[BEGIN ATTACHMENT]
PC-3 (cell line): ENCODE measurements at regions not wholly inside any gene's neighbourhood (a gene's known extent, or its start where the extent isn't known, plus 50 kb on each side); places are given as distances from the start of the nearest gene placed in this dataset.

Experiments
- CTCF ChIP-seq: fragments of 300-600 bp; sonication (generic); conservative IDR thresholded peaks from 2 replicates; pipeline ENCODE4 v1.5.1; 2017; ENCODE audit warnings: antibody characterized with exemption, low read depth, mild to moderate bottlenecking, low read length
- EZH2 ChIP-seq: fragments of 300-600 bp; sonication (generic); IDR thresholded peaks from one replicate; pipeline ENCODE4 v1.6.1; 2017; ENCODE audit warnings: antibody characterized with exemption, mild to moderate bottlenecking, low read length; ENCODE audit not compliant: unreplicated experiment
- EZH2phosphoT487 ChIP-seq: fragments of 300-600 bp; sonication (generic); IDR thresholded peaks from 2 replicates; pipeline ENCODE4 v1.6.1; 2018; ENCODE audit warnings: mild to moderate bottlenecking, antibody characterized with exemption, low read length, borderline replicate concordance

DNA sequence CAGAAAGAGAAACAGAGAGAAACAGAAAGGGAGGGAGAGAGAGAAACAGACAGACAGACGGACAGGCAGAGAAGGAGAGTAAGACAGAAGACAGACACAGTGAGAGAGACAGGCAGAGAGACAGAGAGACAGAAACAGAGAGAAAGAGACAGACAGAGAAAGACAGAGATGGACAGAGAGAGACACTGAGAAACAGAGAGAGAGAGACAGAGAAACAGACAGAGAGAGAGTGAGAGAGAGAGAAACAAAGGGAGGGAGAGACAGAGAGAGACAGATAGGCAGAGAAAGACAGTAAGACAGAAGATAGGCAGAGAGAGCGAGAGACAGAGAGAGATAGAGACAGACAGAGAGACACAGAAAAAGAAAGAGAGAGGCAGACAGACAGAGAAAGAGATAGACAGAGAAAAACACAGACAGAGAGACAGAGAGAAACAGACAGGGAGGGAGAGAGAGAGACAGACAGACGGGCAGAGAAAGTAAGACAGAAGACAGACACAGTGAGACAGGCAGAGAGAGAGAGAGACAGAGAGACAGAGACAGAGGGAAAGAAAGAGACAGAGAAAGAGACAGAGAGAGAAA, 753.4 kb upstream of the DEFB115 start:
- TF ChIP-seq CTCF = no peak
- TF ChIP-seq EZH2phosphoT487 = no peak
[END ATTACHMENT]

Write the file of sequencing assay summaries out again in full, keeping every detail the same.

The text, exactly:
PC-3 (cell line): ENCODE measurements at regions not wholly inside any gene's neighbourhood (a gene's known extent, or its start where the extent isn't known, plus 50 kb on each side); places are given as distances from the start of the nearest gene placed in this dataset.

Experiments
- CTCF ChIP-seq: fragments of 300-600 bp; sonication (generic); conservative IDR thresholded peaks from 2 replicates; pipeline ENCODE4 v1.5.1; 2017; ENCODE audit warnings: antibody characterized with exemption, low read depth, mild to moderate bottlenecking, low read length
- EZH2 ChIP-seq: fragments of 300-600 bp; sonication (generic); IDR thresholded peaks from one replicate; pipeline ENCODE4 v1.6.1; 2017; ENCODE audit warnings: antibody characterized with exemption, mild to moderate bottlenecking, low read length; ENCODE audit not compliant: unreplicated experiment
- EZH2phosphoT487 ChIP-seq: fragments of 300-600 bp; sonication (generic); IDR thresholded peaks from 2 replicates; pipeline ENCODE4 v1.6.1; 2018; ENCODE audit warnings: mild to moderate bottlenecking, antibody characterized with exemption, low read length, borderline replicate concordance

DNA sequence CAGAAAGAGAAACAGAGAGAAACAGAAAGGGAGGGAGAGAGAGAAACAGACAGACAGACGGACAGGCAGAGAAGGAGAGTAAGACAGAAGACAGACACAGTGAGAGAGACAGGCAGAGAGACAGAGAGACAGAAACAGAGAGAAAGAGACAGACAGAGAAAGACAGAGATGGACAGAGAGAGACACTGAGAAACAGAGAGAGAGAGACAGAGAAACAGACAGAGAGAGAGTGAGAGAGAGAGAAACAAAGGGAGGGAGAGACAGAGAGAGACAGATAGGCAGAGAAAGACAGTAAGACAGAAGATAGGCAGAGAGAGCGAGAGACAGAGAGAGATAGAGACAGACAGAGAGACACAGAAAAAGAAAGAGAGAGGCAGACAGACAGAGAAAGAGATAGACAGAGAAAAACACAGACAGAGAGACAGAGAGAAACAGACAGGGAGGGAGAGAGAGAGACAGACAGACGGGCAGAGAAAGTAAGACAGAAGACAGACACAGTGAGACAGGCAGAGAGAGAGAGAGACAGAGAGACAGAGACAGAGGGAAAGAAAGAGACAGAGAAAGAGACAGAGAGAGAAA, 753.4 kb upstream of the DEFB115 start:
- TF ChIP-seq CTCF = no peak
- TF ChIP-seq EZH2phosphoT487 = no peak